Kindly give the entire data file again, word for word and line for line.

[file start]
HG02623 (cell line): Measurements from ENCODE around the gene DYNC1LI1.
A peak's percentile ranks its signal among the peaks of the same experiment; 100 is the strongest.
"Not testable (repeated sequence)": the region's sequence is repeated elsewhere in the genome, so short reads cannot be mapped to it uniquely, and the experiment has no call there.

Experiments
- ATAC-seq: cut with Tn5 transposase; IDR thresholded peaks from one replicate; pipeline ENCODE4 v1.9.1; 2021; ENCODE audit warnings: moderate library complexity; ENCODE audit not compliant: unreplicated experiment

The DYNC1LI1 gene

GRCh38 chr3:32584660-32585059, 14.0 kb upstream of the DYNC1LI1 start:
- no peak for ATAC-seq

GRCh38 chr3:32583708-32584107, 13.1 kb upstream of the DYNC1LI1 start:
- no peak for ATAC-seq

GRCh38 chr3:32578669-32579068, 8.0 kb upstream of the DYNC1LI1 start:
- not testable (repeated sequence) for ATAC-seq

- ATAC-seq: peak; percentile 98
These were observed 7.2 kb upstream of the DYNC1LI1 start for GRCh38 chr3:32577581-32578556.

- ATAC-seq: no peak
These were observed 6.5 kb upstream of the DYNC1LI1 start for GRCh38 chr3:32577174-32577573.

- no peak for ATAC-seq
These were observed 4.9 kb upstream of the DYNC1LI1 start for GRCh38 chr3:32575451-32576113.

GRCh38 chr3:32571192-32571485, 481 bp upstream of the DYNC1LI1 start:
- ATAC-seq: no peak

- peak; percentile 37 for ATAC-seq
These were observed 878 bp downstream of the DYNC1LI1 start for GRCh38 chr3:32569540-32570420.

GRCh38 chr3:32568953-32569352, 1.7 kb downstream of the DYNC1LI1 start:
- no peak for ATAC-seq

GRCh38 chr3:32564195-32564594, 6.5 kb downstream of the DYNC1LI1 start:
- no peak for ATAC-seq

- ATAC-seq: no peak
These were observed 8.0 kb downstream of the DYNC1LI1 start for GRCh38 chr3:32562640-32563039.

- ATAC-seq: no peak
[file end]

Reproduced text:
HG02623 (cell line): Measurements from ENCODE around the gene DYNC1LI1.
A peak's percentile ranks its signal among the peaks of the same experiment; 100 is the strongest.
"Not testable (repeated sequence)": the region's sequence is repeated elsewhere in the genome, so short reads cannot be mapped to it uniquely, and the experiment has no call there.

Experiments
- ATAC-seq: cut with Tn5 transposase; IDR thresholded peaks from one replicate; pipeline ENCODE4 v1.9.1; 2021; ENCODE audit warnings: moderate library complexity; ENCODE audit not compliant: unreplicated experiment

The DYNC1LI1 gene

GRCh38 chr3:32584660-32585059, 14.0 kb upstream of the DYNC1LI1 start:
- no peak for ATAC-seq

GRCh38 chr3:32583708-32584107, 13.1 kb upstream of the DYNC1LI1 start:
- no peak for ATAC-seq

GRCh38 chr3:32578669-32579068, 8.0 kb upstream of the DYNC1LI1 start:
- not testable (repeated sequence) for ATAC-seq

- ATAC-seq: peak; percentile 98
These were observed 7.2 kb upstream of the DYNC1LI1 start for GRCh38 chr3:32577581-32578556.

- ATAC-seq: no peak
These were observed 6.5 kb upstream of the DYNC1LI1 start for GRCh38 chr3:32577174-32577573.

- no peak for ATAC-seq
These were observed 4.9 kb upstream of the DYNC1LI1 start for GRCh38 chr3:32575451-32576113.

GRCh38 chr3:32571192-32571485, 481 bp upstream of the DYNC1LI1 start:
- ATAC-seq: no peak

- peak; percentile 37 for ATAC-seq
These were observed 878 bp downstream of the DYNC1LI1 start for GRCh38 chr3:32569540-32570420.

GRCh38 chr3:32568953-32569352, 1.7 kb downstream of the DYNC1LI1 start:
- no peak for ATAC-seq

GRCh38 chr3:32564195-32564594, 6.5 kb downstream of the DYNC1LI1 start:
- no peak for ATAC-seq

- ATAC-seq: no peak
These were observed 8.0 kb downstream of the DYNC1LI1 start for GRCh38 chr3:32562640-32563039.

- ATAC-seq: no peak